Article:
The California High-Speed Rail Authority (Authority) is responsible for planning, designing, building and operating the first high-speed rail system in the nation. California’s high-speed rail system will connect the mega-regions of the state, contribute to economic development and a cleaner environment, create jobs and preserve agricultural and protected lands. The system will run from San Francisco to the Los Angeles Basin in under three hours and will be capable of speeds of over 200 miles per hour. The system will eventually extend to Sacramento and San Diego, totaling 800 miles with up to 24 stations. The Authority is working with state and regional partners to implement an integrated state rail network investing billions of dollars in urban, commuter, and intercity rail systems to meet the state’s 21st-century transportation needs.
With construction underway, and the transition of the Authority from a planning to a project development organization, the economic benefit of these activities is substantially growing. Starting with just a few employees a decade ago, the project now supports thousands of jobs across all functions—from planning and environmental clearance to engineering and construction. This investment has spurred economic benefits around California and across the country. Investment in high-speed rail is supporting jobs, labor income and economic output across a number of California’s regions, including some of those hardest hit by the Great Recession.
In many areas of the state, the high-speed rail system will travel near or through disadvantaged communities designated as Opportunity Zones. High-speed rail stations will serve as a catalyst for infill development, which will include affordable housing and other benefits to local communities. The Authority has worked with local governments over the last several years to prepare for future high-speed rail stations. The Authority, in partnership with the Federal Railroad Administration, dedicated funding to support station cities in completing station area plans that are consistent with and supportive of local and regional planning efforts required by SB 375 and the Authority’s Station Area Development Policies. To date, the Authority has executed planning agreements with the cities of Gilroy, Merced, Fresno, San José, Bakersfield, Palmdale and Burbank, and with the Tulare County Association of Governments and the Santa Clara Valley Transportation Authority.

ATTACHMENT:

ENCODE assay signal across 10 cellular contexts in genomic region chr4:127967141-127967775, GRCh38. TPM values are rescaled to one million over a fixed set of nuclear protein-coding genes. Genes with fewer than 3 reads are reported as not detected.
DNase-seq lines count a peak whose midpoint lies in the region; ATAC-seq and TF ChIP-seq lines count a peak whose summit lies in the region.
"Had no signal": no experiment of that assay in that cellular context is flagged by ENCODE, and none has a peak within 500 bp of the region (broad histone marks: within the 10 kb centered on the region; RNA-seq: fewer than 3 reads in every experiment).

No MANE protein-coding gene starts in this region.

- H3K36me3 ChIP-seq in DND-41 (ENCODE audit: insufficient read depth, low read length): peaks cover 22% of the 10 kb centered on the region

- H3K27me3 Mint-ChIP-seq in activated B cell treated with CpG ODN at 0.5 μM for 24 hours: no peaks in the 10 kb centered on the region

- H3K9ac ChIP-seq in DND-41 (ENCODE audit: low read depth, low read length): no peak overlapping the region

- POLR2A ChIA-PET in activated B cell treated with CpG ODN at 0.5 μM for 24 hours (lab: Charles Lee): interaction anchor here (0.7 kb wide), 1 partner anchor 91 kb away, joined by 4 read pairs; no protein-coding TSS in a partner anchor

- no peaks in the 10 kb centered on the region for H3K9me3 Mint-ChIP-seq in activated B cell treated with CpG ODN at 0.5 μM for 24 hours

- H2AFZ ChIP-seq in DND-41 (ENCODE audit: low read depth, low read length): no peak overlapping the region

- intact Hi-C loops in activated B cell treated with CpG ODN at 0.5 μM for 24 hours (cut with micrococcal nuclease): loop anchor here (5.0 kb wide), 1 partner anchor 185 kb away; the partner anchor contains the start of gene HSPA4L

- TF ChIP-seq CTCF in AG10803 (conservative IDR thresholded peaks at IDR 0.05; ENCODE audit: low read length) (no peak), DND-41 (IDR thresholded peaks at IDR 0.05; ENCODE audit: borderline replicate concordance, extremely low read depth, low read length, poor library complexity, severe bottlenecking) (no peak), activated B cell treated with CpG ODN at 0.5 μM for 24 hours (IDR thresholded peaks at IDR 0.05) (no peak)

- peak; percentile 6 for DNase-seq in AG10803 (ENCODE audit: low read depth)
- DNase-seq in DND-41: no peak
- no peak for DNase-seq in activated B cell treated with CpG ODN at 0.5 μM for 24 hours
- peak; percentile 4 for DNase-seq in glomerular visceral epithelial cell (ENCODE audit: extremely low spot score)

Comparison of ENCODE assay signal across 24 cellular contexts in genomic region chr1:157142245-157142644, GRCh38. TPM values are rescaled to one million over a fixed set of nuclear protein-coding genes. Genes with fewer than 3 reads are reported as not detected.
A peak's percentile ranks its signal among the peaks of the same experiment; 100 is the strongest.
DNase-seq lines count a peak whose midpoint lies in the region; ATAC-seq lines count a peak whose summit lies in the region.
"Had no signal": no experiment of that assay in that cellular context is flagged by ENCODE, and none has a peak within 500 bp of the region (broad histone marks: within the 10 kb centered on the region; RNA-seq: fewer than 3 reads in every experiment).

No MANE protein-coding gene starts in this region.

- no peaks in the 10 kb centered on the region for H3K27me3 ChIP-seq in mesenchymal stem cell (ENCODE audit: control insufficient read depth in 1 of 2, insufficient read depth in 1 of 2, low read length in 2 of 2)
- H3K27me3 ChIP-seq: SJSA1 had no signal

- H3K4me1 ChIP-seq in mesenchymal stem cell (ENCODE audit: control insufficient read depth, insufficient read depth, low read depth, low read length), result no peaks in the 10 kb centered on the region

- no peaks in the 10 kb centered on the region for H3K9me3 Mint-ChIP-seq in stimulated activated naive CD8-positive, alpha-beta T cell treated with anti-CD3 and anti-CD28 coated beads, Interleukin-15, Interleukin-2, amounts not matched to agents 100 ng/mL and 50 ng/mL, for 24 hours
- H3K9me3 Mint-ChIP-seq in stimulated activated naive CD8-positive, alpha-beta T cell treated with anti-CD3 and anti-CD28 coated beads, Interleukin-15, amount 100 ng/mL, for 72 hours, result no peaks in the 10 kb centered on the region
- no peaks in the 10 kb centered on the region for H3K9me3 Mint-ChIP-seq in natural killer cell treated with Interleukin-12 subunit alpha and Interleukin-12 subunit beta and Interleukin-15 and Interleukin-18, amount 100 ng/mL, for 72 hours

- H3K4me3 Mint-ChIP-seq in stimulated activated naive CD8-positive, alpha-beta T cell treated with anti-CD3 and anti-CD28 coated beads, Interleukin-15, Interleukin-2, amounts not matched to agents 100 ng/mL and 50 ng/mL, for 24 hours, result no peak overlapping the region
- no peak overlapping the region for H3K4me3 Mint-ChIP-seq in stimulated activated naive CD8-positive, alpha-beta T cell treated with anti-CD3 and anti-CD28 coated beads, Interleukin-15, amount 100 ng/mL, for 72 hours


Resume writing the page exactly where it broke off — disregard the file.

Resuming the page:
These agreements allow the Authority to work closely with station jurisdictions and other service providers to promote city-regeneration opportunities and enable more sustainable, district-scale development. These efforts also include working with regional and local transit providers to enhance multi-modal connectivity to high-speed rail stations and surrounding transportation improvements. Ultimately, the work will facilitate adoption of amendments to general plans and zoning codes and will help develop financing and phasing plans to support the station area plans, as well as options to attract private investors.
High-Speed Rail information: